The Bookshelf: Books or Movies?

The book versus the Movie

I recently (finally) watched Unbroken: A World War II Story of Survival, Resilience, and Redemption. I loved the book. Loved it. Can’t read enough articles about Laura Hillenbrand. The way she tells the truth with vivid detail and no commentary or judgment is stunning.

I didn’t love the movie. I know I’m way behind the times here and most people warned me that I would be disappointed. I wasn’t really disappointed, I hadn’t expected to enjoy the movie. I don’t  enjoy most movies, I’m not a movie person. While my family watches movies, I read. So, my expectations were low and the film met those low expectations. It felt like just another movie about war and POWs and trauma. It was well done with that in mind but to me, it didn’t stand out from others in the same genre. Not the way the book did.

What I loved about the book were the redemptive elements and learning about the aftermath of the war. How did these men move on? How did they heal, or not? How did they continue to relate to one another, or not? How on earth did the main character, Louie Zamperini, make it out of the war and into the rest of his life with hope? The movie left all of that out.

So read the book. Again. Forget the movie.

What about other books vs. movies? I have already made it pretty clear that I will always love the book more than the movie. Also, these are mostly fiction and I’m not a big fiction connoisseur, so no expertise here. But are there any that are reasonably decent?

I’m going to say not really. And if you disagree, please post a comment. Keep in mind here that we have no movie theater in the country. That’s right. No movie theater. So I am way, way behind. I sort of catch up on airplane rides to the US which come once every year or two so yeah, way behind.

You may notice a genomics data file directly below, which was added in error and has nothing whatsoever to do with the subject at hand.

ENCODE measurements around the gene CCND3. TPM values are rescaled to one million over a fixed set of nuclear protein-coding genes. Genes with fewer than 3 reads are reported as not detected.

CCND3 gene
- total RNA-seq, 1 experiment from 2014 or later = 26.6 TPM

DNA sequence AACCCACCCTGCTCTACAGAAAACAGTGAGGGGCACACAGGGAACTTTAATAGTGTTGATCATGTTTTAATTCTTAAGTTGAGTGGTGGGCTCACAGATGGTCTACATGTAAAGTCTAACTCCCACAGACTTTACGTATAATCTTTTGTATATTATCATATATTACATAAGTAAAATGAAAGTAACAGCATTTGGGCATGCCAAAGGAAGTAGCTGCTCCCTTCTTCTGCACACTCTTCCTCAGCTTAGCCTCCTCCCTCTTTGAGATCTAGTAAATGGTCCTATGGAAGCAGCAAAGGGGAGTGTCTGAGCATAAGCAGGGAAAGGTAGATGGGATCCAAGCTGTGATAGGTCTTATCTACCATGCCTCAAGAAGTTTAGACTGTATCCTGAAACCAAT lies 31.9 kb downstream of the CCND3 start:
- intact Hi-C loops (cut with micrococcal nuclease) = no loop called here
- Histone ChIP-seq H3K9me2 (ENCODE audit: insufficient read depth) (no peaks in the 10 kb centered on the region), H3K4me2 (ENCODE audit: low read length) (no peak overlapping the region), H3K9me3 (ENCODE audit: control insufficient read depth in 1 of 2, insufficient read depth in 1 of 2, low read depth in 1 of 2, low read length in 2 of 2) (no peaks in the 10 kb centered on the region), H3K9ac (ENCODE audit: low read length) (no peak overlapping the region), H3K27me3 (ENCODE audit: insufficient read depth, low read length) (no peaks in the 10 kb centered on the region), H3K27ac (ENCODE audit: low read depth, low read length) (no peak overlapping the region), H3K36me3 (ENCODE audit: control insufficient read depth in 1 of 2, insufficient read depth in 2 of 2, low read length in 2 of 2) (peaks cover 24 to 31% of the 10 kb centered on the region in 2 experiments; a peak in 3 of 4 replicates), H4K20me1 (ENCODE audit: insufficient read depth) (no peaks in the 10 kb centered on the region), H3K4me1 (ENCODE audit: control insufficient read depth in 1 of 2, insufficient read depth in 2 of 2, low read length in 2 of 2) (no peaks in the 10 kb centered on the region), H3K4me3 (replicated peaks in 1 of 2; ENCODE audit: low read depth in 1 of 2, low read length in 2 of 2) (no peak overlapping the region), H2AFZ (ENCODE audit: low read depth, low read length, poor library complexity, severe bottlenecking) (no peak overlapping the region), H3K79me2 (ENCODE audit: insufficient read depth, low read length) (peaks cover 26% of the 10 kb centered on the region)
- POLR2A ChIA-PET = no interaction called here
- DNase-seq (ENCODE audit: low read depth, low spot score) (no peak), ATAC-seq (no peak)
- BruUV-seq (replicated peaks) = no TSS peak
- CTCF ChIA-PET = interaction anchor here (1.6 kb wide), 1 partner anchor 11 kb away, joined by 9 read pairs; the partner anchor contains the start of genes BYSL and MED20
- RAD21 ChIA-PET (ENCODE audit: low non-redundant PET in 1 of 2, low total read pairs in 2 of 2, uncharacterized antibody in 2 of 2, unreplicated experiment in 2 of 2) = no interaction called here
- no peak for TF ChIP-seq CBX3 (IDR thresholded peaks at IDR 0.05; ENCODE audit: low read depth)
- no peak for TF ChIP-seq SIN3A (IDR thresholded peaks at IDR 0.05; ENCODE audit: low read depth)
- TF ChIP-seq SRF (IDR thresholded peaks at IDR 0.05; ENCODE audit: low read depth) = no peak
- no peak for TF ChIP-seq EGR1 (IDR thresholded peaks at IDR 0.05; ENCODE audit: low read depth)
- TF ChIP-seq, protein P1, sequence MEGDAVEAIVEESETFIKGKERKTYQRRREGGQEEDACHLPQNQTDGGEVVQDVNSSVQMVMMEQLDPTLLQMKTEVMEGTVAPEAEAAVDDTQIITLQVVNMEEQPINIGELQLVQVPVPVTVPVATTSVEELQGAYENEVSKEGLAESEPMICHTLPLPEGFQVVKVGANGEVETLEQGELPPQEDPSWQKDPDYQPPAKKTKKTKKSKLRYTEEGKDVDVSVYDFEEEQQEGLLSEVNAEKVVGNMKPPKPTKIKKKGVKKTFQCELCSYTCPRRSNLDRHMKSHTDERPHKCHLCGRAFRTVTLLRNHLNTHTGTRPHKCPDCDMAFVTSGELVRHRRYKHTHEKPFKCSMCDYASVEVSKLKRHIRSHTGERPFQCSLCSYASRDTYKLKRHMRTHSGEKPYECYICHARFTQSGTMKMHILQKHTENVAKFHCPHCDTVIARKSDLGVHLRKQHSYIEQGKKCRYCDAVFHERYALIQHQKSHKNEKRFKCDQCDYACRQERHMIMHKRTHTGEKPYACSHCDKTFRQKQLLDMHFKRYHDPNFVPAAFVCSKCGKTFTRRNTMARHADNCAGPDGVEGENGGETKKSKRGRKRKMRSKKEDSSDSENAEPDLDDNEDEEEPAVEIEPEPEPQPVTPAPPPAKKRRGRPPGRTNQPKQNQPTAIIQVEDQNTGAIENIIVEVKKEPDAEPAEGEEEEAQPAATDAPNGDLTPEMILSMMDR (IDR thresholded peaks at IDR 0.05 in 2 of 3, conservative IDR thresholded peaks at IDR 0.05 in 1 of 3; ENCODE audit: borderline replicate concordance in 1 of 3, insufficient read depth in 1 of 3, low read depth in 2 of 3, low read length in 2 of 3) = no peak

My Sister’s Keeper by Jodi Picoult. Book, lovely, sad, surprising and a light read. Movie? Totally wrong. Got it all wrong and so messed up the ending that I couldn’t even believe it. Changed it from a unique and surprising story to a run-of-the-mill story.





Pride & Prejudice by Jane Austen. I enjoy this movie fine enough but it just can’t capture the humor and richness of the characters the book. The pride and the prejudice just don’t come through as vividly. Plus, in the most recent version with Keira Knightley I find Darcy a bit creepy and the kissing scene sort of weirds me out. Read it.




Gone Girl by Gillian Flynn. Another summer read that I flew through but the movie simply can’t capture the depth of wrongness in the character’s relationship and the horrible ways they treat each other and manipulate each other.






Black Hawk Down by Mark Bowden. At least in the book you learn a little bit about Somalia. In the movie you pretty much only learn about blood and shooting and see Somalis (who mostly aren’t even Somalis) popping up and getting shot down like characters in that state fair game where you have to knock down the moles that pop up.





The list could go on and on. Basically my point is this: read the book. Unless you are on an airplane.


What I’m reading this week

Dead Wake: The Last Crossing of the Lusitania by Erik Larson (listening)



The Locust Effect: Why the End of Poverty Requires the End of Violence by Gary Haugen Can’t recommend this highly enough. Listen to this Ted Talk and then read the book. It is about the powerful and overlooked impact of violence on the poor.


The Pope and Mussolini: The Secret History of Pius XI and the Rise of Fascism in Europe by David I. Kertzer, National Book Award winner this year and fascinating.

African Friends and Money Matters: Observations from Africa (Publications in Ethnography, Vol. 37) by David Maranz for organizational meetings and discussion.

The Expat Partner’s Survival Guide: A light-hearted but authoritative manual for anyone accompanying their partner on an overseas assignment by Clara Wiggins

 What are you reading (or watching)?

*post contains affiliate links